In the present invention, the particular instrument is securely mounted to the instrument support plate which incorporates at least two dowel pins press fitted therein and extending therefrom. These dowel pins are constructed for cooperative interengagement with a pair of aligned, precisely dimensioned, countersunk holes which are formed in the base plate and incorporate a tapered countersunk portion and a precisely dimensioned cylindrical bore portion.
In addition, the instrument mount assembly incorporates an easily employed slide lock system to assure quick engagement and disengagement of the instrument support plate with the base plate. The slide lock system of this invention incorporates a slider member movably mounted to the instrument support plate and having a dual zone key-hole slot formed therein. The base plate incorporates a cooperating screw member secured thereto and having a head portion spaced above the base plate for locking engagement with the slider of the instrument mounting plate. By moving the slider between its two alternate positions, locked engagement and disengagement of the instrument mounting plate with the base plate is quickly and easily achieved.
In the instrument mount construction of the present invention, the desired precise alignment and self-centering is achieved by securely mounting each dowel pin in the instrument support plate with a portion of each pin extending therefrom a distance "L" equal to the perpendicular depth "D" of the countersunk portion of the pin receiving hole. In this way, the tapered, countersunk portion of the pin receiving hole will receive the dowel pin, regardless of any slight offset in its position, and automatically guide the terminating ends of the dowel pins to the top edge of the cylindrical bore portion of the hole. Consequently, the instrument mounting plate is automatically self-centered and aligned to the desired position, with each dowel pin having its central axis precisely coaxial with the central axis of its pin receiving hole. In this way, the instrument mounting plate is positioned in the precisely desired location, and then quickly locked in position by easily moving the slider of the instrument mounting plate from its open position to its interconnected, engaged position.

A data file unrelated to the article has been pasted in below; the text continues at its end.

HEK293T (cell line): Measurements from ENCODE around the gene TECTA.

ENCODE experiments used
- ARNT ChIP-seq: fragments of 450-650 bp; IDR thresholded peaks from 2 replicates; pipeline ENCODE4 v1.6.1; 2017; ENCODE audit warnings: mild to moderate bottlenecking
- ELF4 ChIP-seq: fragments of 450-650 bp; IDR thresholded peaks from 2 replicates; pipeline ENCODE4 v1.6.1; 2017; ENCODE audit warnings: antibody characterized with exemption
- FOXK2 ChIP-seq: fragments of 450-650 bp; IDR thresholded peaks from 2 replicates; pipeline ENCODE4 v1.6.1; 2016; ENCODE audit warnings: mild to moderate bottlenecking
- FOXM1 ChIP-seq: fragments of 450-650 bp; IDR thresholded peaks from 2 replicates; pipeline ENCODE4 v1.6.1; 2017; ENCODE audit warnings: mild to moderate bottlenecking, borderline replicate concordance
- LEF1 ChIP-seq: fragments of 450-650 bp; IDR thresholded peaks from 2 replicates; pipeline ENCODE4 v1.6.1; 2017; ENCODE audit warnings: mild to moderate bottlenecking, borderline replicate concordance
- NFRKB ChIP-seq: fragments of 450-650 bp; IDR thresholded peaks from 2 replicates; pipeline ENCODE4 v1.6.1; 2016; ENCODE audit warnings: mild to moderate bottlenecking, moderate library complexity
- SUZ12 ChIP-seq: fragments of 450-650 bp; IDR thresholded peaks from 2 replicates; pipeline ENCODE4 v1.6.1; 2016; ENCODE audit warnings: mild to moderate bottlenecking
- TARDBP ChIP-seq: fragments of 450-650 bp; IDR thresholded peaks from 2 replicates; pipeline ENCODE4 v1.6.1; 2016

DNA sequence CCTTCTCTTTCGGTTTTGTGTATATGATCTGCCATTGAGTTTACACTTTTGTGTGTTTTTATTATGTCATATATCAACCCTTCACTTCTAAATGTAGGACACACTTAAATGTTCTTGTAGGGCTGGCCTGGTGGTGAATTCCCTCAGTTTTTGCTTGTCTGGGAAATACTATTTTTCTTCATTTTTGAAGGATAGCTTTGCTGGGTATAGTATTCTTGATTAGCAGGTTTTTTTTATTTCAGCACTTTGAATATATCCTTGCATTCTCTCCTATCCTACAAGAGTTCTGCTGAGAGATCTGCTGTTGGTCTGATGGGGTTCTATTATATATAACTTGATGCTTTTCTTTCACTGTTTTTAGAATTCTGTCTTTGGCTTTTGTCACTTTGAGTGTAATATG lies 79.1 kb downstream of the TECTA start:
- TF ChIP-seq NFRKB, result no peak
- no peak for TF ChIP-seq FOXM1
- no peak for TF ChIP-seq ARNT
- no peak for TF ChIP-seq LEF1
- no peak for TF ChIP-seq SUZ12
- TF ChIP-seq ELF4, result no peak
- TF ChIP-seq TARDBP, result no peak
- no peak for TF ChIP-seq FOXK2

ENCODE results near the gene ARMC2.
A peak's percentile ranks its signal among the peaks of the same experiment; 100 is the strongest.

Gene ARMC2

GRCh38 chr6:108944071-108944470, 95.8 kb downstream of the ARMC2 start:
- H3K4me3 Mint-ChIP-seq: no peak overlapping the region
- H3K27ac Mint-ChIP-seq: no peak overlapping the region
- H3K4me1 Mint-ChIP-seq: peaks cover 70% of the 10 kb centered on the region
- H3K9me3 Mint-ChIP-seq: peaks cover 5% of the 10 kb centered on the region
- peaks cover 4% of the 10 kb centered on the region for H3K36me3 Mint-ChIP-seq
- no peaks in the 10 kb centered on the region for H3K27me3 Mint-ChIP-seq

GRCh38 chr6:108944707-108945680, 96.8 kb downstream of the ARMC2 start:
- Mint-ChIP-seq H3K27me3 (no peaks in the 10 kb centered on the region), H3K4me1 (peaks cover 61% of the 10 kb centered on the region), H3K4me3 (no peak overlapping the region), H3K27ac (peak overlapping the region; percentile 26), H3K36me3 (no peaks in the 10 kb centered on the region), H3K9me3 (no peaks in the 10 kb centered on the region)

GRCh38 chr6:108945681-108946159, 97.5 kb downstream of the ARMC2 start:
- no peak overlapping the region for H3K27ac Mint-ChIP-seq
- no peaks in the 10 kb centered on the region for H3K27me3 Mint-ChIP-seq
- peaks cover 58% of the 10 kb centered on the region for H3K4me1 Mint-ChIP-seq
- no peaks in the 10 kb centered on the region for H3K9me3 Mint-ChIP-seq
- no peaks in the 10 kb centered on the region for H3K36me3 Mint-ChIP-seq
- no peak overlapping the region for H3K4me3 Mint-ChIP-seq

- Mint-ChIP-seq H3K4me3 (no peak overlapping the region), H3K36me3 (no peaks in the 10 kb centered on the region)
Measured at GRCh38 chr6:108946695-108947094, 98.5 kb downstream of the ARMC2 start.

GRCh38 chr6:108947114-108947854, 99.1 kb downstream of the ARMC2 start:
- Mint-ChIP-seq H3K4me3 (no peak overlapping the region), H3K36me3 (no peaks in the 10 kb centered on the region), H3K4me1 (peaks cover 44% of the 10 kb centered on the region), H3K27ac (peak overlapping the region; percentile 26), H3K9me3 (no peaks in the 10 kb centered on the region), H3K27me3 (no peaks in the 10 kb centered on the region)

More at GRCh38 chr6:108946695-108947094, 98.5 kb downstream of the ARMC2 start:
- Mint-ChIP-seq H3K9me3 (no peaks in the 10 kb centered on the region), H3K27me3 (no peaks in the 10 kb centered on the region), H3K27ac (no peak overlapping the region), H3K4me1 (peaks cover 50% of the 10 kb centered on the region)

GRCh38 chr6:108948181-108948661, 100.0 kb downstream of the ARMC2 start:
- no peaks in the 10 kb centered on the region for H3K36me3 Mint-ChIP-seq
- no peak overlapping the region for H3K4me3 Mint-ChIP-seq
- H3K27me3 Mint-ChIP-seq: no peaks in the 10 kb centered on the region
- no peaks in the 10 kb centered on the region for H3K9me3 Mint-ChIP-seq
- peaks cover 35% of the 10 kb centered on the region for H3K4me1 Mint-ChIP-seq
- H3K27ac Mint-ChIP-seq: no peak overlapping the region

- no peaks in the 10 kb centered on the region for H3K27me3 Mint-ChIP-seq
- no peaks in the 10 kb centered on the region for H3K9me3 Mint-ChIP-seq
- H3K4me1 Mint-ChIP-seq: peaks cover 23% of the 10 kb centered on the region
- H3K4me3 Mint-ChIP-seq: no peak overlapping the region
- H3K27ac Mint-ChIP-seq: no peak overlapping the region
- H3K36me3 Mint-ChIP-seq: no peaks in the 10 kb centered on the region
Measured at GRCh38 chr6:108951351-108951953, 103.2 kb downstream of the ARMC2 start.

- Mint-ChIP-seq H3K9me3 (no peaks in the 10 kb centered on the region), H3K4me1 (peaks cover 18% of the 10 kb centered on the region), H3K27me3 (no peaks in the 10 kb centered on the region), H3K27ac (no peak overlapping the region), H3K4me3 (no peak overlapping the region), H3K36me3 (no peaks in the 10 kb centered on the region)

This invention accordingly comprises an article of manufacture possessing the features, properties, and relation of elements which will be exemplified in the article hereinafter described, and the scope of the invention will be indicated in the claims.
For a fuller understanding of the nature and objects of the invention, reference should be had to the following detailed description taken in connection with the accompanying drawings in which:
FIG. 1 is an exploded perspective view of the instrument mount assembly of the present invention depicted in its disengaged open configuration;
FIG. 2 is a perspective view partially broken away of the instrument mount assembly of the present invention shown in its locked, engaged position;
FIG. 3 is a perspective view of the interconnecting slider employed in the instrument mount assembly of the present invention;
FIG. 4 is a cross-sectional front elevational view of the instrument mount assembly of the present invention shown with the components disconnected, in the process of being mounted in interengagement; and
FIG. 5 is a cross-sectional front elevational view of the instrument mount assembly of the present invention shown in its locked, interengaged position.
FIG. 6 is a fragmentary cross-sectional front elevation view of a portion of a modified embodiment of the invention.
In FIG. 1, a self-centering, precision aligning and re-aligning, non-binding quick disconnect instrument mount assembly 20 of the present invention is shown incorporating a base plate 21 and an instrument mounting plate 22. Base plate 21 incorporates a top surface 23, while instrument mounting plate 22 incorporates a top surface 24 and a bottom surface 25. As is more fully disclosed below, bottom surface 25 of instrument mounting plate 22 is constructed for mating, contacting engagement and disengagement with top surface 23 of base plate 21.